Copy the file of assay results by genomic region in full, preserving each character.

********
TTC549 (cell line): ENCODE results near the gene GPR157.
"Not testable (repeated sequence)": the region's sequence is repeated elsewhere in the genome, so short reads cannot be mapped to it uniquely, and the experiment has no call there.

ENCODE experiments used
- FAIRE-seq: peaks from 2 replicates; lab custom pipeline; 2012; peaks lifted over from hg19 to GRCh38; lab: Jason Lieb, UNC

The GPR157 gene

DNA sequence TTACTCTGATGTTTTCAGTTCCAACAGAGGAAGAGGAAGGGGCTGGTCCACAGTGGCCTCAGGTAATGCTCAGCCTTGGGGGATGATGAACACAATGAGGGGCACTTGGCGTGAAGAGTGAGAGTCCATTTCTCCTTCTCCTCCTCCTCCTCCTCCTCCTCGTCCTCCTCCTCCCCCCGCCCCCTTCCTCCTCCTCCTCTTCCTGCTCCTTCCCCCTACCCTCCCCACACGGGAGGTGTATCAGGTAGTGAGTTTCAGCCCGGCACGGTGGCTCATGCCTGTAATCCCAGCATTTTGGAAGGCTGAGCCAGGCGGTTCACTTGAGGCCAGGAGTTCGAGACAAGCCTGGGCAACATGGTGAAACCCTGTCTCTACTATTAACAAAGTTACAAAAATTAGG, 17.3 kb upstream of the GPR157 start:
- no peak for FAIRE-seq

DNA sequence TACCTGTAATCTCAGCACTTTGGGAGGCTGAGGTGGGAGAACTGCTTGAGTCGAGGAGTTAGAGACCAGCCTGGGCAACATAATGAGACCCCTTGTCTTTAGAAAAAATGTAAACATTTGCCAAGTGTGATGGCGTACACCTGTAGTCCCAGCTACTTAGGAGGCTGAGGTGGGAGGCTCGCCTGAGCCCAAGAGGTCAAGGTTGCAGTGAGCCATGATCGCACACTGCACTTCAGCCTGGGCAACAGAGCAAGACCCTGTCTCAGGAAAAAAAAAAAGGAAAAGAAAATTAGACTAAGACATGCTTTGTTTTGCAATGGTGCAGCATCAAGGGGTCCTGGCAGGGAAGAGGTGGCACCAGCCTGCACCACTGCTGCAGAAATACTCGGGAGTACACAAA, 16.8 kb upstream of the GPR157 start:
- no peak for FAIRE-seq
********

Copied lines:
TTC549 (cell line): ENCODE results near the gene GPR157.
"Not testable (repeated sequence)": the region's sequence is repeated elsewhere in the genome, so short reads cannot be mapped to it uniquely, and the experiment has no call there.

ENCODE experiments used
- FAIRE-seq: peaks from 2 replicates; lab custom pipeline; 2012; peaks lifted over from hg19 to GRCh38; lab: Jason Lieb, UNC

The GPR157 gene

DNA sequence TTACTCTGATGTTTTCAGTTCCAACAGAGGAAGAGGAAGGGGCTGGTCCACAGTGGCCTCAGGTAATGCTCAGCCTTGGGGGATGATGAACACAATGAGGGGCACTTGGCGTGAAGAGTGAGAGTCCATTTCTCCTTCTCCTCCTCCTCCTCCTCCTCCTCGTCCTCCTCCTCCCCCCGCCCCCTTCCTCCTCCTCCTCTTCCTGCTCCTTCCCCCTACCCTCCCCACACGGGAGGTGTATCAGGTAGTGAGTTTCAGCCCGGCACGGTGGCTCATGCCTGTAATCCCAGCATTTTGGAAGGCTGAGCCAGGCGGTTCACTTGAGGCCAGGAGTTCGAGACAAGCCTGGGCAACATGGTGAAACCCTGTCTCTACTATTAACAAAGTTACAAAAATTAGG, 17.3 kb upstream of the GPR157 start:
- no peak for FAIRE-seq

DNA sequence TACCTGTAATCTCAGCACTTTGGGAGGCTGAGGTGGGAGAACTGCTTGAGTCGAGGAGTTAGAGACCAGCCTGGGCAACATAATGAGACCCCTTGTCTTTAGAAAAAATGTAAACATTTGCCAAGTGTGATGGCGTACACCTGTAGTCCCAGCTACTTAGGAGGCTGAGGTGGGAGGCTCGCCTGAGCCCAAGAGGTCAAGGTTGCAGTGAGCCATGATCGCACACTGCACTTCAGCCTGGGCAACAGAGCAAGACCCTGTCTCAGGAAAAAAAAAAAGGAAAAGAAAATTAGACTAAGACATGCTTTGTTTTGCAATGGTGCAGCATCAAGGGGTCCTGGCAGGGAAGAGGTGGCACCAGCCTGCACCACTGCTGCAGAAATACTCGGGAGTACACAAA, 16.8 kb upstream of the GPR157 start:
- no peak for FAIRE-seq